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Skepticism surrounds charges, upcoming inquiry into N.S. massacre

In December 2020, the common-law spouse of Nova Scotia killer Gabriel Wortman was among three people charged with providing him ammunition. Now, the lawyer for her brother-in-law, who was also charged, says it’s a distraction from the RCMP’s own mistakes.
The burned out remains of Gabriel Wortman's home on Portapique Beach Road, N.S., on May 13, 2020. (Steve Lawrence/CBC)

After multiple delays, public hearings are finally set to begin next week as part of the inquiry into the largest mass shooting in Canadian history. From 10 p.m. on April 18, 2020, well into the next day, a man disguised as a Mountie stalked across nearly 200 kilometres of rural Nova Scotia shooting neighbours, strangers, acquaintances and torching houses. He ultimately killed 22 people.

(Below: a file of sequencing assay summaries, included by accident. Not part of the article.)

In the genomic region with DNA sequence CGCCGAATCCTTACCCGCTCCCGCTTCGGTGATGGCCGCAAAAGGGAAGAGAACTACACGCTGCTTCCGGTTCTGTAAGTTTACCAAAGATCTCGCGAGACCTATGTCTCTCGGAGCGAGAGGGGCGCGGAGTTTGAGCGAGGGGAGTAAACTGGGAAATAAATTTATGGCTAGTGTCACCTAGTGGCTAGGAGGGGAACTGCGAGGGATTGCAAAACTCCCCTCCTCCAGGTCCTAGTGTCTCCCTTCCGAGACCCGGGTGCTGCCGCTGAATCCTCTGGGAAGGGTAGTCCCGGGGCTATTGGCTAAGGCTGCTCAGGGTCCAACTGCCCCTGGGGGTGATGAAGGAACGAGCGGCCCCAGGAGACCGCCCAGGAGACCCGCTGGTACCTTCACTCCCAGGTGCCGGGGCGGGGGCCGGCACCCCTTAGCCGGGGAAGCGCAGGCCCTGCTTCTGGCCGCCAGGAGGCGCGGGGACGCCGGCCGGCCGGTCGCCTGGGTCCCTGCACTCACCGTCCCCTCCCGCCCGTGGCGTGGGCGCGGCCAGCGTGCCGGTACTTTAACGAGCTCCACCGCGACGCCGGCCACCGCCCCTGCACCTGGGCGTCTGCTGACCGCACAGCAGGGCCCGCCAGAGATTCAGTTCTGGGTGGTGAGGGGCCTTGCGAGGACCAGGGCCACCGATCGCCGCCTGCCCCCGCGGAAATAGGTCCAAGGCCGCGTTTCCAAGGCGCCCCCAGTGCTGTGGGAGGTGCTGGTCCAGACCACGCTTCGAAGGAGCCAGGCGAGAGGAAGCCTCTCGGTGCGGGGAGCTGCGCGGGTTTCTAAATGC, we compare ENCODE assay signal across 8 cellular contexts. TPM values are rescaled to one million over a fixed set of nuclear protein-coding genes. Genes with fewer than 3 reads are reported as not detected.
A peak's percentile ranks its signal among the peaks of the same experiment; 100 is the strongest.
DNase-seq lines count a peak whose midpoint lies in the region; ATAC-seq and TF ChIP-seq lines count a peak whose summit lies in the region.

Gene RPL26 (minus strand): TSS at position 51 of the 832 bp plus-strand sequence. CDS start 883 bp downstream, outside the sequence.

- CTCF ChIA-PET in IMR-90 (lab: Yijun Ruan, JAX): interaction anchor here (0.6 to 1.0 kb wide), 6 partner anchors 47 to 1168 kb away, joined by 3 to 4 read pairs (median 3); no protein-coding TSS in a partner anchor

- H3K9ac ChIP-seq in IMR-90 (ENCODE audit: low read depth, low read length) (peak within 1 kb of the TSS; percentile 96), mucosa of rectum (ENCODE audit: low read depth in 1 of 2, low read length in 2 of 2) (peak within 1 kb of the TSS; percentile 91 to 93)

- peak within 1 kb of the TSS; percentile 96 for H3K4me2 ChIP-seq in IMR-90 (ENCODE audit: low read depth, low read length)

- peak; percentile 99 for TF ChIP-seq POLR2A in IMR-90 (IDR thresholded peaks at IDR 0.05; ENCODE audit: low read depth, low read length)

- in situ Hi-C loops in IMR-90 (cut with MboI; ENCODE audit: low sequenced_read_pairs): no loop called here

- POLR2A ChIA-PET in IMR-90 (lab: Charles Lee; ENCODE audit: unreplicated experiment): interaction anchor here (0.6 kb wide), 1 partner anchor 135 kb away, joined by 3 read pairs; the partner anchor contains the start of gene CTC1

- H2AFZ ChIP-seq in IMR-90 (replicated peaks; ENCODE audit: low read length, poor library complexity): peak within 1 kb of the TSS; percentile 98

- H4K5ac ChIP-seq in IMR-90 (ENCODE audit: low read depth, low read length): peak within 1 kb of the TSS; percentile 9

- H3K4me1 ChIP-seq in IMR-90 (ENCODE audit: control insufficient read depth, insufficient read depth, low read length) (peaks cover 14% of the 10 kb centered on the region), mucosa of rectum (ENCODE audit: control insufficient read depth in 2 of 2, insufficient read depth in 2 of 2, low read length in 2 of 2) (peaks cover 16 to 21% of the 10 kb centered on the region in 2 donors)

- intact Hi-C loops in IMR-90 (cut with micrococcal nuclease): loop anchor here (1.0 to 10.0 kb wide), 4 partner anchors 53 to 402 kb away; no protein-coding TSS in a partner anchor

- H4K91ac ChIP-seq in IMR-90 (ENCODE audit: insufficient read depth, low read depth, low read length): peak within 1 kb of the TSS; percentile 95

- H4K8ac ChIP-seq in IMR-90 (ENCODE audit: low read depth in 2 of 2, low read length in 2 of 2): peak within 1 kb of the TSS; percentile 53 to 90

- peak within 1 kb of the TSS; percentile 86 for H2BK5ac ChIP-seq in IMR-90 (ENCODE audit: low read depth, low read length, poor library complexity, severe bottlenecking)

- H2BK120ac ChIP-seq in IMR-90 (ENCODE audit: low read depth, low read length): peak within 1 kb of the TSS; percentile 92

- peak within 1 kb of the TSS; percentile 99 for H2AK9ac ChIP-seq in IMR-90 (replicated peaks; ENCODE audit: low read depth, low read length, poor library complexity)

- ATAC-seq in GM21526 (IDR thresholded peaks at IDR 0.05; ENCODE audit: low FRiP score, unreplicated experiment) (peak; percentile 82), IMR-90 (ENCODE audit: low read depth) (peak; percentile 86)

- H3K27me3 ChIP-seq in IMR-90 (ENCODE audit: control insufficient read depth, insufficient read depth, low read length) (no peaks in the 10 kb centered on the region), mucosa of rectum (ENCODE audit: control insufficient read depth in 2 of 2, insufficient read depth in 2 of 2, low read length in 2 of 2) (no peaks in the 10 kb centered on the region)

One survivor of the rampage was Lisa Banfield, the killer's common-law spouse, who — along with her brother and brother-in-law — has since been criminally charged with supplying Wortman with ammunition. Now, the brother-in-law's lawyer says the charge against his client is "an effort to distract attention away from the incompetence of the RCMP." 

Today, CBC Nova Scotia reporter Elizabeth McMillan is here to discuss those charges, which will soon be going to trial, and the looming inquiry, which some families are worried will continue to keep them in the dark.